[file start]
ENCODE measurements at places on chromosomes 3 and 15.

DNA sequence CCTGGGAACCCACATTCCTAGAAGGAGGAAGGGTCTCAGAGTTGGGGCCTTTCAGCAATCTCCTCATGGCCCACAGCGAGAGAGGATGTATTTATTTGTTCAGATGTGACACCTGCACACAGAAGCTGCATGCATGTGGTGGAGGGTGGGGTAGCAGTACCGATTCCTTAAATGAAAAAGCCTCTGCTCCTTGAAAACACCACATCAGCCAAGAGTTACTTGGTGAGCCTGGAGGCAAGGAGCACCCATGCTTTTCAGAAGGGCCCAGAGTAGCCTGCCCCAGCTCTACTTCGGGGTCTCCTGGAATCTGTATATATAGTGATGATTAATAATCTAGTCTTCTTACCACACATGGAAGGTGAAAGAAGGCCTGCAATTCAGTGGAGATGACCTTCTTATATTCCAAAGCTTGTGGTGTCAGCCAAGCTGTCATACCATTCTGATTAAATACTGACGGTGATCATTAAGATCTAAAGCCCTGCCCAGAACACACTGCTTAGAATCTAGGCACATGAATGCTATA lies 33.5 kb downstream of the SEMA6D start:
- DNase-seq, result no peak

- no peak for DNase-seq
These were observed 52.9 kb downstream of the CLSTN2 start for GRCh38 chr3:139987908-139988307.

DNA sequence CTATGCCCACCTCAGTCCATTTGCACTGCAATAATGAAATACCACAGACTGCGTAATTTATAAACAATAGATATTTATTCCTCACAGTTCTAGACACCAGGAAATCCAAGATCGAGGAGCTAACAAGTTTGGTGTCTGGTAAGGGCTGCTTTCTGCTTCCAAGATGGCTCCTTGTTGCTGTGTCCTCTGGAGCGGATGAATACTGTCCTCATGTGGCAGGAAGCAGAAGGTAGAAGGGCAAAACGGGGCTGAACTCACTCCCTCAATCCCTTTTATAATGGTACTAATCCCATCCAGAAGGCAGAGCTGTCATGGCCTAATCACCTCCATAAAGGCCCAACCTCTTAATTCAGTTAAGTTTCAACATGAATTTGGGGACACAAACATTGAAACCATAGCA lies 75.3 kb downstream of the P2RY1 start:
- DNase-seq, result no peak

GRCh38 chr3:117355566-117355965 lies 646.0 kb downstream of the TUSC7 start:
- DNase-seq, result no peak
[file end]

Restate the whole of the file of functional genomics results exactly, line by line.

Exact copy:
ENCODE measurements at places on chromosomes 3 and 15.

DNA sequence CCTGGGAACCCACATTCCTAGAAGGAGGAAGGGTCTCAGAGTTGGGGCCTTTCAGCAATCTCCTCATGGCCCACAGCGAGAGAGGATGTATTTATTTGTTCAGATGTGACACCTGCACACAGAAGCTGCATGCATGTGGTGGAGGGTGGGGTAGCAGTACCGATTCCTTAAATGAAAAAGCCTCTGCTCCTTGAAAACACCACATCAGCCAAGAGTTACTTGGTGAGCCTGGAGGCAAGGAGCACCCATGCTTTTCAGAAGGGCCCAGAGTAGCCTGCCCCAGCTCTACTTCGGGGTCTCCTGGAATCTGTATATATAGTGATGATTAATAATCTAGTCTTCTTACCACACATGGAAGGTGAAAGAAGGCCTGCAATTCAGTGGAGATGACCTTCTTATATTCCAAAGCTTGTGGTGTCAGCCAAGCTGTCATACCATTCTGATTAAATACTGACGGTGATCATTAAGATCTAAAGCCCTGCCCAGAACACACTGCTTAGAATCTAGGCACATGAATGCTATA lies 33.5 kb downstream of the SEMA6D start:
- DNase-seq, result no peak

- no peak for DNase-seq
These were observed 52.9 kb downstream of the CLSTN2 start for GRCh38 chr3:139987908-139988307.

DNA sequence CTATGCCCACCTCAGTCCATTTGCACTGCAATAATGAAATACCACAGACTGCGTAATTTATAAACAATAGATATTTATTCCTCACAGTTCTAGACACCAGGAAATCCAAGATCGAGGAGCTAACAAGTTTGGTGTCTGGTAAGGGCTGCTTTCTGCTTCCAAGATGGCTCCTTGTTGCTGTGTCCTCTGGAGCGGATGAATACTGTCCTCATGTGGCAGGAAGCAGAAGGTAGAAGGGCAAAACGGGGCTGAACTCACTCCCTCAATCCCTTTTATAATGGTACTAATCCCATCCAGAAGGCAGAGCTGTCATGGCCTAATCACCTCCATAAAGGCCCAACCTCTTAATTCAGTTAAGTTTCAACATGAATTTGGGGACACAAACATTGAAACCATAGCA lies 75.3 kb downstream of the P2RY1 start:
- DNase-seq, result no peak

GRCh38 chr3:117355566-117355965 lies 646.0 kb downstream of the TUSC7 start:
- DNase-seq, result no peak